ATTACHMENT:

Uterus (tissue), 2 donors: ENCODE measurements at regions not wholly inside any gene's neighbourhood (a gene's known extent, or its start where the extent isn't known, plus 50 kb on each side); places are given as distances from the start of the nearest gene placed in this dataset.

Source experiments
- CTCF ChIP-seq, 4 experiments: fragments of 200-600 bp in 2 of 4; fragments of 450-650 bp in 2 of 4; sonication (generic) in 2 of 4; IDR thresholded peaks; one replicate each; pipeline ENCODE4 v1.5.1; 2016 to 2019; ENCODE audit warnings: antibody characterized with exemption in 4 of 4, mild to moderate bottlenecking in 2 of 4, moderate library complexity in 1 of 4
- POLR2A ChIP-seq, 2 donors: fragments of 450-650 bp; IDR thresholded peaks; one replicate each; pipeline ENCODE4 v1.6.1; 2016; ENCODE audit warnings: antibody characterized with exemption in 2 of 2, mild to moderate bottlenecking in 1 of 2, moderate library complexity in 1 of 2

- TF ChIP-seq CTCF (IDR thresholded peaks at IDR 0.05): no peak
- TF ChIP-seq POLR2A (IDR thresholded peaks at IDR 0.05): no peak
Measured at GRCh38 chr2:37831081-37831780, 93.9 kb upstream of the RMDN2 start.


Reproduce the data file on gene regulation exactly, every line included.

Uterus (tissue), 2 donors: ENCODE measurements at regions not wholly inside any gene's neighbourhood (a gene's known extent, or its start where the extent isn't known, plus 50 kb on each side); places are given as distances from the start of the nearest gene placed in this dataset.

Source experiments
- CTCF ChIP-seq, 4 experiments: fragments of 200-600 bp in 2 of 4; fragments of 450-650 bp in 2 of 4; sonication (generic) in 2 of 4; IDR thresholded peaks; one replicate each; pipeline ENCODE4 v1.5.1; 2016 to 2019; ENCODE audit warnings: antibody characterized with exemption in 4 of 4, mild to moderate bottlenecking in 2 of 4, moderate library complexity in 1 of 4
- POLR2A ChIP-seq, 2 donors: fragments of 450-650 bp; IDR thresholded peaks; one replicate each; pipeline ENCODE4 v1.6.1; 2016; ENCODE audit warnings: antibody characterized with exemption in 2 of 2, mild to moderate bottlenecking in 1 of 2, moderate library complexity in 1 of 2

- TF ChIP-seq CTCF (IDR thresholded peaks at IDR 0.05): no peak
- TF ChIP-seq POLR2A (IDR thresholded peaks at IDR 0.05): no peak
Measured at GRCh38 chr2:37831081-37831780, 93.9 kb upstream of the RMDN2 start.